Non-Linear

Regarding some equations.

On first introduction to the idea of convergence, it is natural to take an optimistic view. However, in certain cases it is clear with moral certainty that whatever else happens, convergence does not.

Consider subharmonics. Proving their bare existence, we begin with a theorem of our own before beginning any proofs.

Suppose a positive constant, some fixed function bounded by a given. From there, find a local maximum. Suppose the velocity of a given around a stationary point, spinning.

Consider any variable whatsoever, and let it be x. It follows immediately that the notation parallel to that for symbol y is denoted by an alternate symbol.

We are always supposing. 

We suppose always,

assume the truth.

***

Today is the anniversary of the death of celebrated British mathematician, Dame Mary Cartwright (1900-1998), who is considered one of the pioneers of what came to be known as chaos theory. This exercise is a collage of phrases found in this paper she published in 1945.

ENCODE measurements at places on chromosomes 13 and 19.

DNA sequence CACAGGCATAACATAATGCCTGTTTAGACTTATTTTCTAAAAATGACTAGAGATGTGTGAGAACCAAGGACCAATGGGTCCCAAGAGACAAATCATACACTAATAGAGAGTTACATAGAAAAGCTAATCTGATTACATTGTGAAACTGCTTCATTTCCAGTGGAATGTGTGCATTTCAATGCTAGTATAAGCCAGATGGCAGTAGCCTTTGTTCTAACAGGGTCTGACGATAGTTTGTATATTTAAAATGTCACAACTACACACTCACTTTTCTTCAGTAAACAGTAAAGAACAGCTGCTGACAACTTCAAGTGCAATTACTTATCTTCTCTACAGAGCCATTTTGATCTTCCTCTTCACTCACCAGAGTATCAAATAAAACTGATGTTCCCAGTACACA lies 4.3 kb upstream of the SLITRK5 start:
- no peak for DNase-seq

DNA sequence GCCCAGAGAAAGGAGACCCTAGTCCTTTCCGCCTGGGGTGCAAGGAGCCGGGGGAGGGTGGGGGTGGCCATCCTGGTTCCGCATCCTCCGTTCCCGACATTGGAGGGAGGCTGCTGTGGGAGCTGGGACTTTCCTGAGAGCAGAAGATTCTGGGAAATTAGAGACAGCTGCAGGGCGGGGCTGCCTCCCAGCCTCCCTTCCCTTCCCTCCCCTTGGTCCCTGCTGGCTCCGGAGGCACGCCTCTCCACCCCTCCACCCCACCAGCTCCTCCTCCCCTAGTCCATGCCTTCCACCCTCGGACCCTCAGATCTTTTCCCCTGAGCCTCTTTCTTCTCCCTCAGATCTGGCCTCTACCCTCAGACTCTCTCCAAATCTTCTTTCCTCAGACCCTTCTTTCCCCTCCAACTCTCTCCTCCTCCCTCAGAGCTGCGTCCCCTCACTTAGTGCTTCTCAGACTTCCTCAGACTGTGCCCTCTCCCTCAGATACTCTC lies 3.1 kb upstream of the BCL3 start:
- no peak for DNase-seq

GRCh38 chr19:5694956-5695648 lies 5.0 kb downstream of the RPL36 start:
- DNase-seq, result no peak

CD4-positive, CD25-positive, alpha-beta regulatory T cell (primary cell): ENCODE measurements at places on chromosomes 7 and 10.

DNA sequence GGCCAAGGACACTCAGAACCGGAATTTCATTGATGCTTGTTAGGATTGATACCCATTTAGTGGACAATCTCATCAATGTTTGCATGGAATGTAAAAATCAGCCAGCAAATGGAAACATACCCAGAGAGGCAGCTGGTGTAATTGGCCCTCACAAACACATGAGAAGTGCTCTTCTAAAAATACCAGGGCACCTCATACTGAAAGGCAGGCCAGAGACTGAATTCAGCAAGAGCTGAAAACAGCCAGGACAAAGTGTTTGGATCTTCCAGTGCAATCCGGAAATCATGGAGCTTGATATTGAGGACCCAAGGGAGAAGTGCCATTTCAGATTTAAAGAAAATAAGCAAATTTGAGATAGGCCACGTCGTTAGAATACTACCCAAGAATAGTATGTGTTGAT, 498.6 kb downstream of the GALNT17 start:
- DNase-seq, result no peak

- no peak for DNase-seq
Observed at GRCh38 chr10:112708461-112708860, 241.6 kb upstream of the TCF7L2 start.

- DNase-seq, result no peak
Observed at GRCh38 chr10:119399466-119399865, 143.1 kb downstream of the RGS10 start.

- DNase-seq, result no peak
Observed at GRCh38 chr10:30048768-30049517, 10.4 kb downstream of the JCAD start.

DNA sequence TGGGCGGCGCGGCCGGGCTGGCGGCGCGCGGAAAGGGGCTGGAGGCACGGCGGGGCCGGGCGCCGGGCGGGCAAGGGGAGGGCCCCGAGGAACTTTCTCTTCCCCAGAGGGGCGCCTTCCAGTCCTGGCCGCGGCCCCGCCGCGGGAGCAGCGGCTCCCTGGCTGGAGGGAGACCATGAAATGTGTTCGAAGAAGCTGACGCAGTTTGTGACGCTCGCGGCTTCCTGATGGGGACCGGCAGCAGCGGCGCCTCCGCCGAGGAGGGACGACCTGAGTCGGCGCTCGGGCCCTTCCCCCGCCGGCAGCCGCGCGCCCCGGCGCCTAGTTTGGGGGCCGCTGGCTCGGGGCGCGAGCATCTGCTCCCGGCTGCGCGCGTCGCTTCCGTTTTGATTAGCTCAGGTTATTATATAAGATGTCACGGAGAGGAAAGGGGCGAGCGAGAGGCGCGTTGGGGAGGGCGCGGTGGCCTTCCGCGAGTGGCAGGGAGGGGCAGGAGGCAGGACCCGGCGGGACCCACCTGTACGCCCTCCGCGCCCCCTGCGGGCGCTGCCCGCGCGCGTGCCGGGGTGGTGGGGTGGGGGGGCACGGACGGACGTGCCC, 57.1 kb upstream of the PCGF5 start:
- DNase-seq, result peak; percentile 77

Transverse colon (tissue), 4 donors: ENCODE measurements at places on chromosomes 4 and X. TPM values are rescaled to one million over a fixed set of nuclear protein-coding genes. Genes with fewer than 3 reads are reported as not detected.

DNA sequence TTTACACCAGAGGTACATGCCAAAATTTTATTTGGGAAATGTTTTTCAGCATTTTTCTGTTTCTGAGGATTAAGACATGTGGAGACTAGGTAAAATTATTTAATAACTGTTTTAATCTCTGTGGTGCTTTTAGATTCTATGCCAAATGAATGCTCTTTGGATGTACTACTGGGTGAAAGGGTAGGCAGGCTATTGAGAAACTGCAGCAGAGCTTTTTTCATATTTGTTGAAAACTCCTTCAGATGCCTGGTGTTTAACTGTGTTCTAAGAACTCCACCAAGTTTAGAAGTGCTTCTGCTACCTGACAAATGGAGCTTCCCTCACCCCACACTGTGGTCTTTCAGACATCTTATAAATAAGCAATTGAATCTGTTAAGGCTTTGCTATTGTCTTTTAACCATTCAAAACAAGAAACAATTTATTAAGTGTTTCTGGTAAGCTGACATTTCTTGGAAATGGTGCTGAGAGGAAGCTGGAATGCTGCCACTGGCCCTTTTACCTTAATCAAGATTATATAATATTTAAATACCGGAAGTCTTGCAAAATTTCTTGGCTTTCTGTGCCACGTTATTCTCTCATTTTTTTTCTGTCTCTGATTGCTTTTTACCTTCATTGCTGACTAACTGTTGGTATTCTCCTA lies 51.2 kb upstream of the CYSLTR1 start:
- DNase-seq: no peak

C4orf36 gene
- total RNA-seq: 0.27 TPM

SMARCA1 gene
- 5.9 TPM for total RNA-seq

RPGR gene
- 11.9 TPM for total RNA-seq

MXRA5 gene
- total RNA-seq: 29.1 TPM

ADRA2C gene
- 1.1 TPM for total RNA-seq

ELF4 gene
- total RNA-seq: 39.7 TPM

Deep Sky Observing

“We don’t live in a general-purpose universe.”

So you own a star chart. 
There is much more.

What’s wrong?
Not seeing anything.
Try averted vision.

What books? What size? 
How far? How much? 
When? 
How far?
Are we there?

How many inches?
Just wait. I have rid myself 
of rarely used accessories 
in my garage.

For example?
I found out 
that I did not want 
to be a mathematician.

What is the best way?
Look at your maps. Find 
a dark country road. In
hunting season, be careful!

Traveling alone?
You may have to walk. 
Worth the effort, 
for dark skies.

Cloud cover?
Pay attention. 
Conditions repeat 
over time.

How do I––?
Look. Use eyes and 
mind: a technique 
for seeing. Take a break. 
Nap. Wash the mirror 
until the solution 
drains away.

How about something 
–for general purposes?
No.

Why not?
We don’t live 
in a general-purpose universe.

Brand new equipment!
Try it out.

Going all the way!
The new bracket does not fit.
The drive gear needs more lubricant.

Wasting precious dark sky time?
Patience. Try out that new mount 
before you leave. 
Be prepared.

Inspiration (and found words/ phrases) from the opening three chapters of:
Coe, Steven R. Deep Sky Observing: The Astronomical Tourist. Springer, 2000.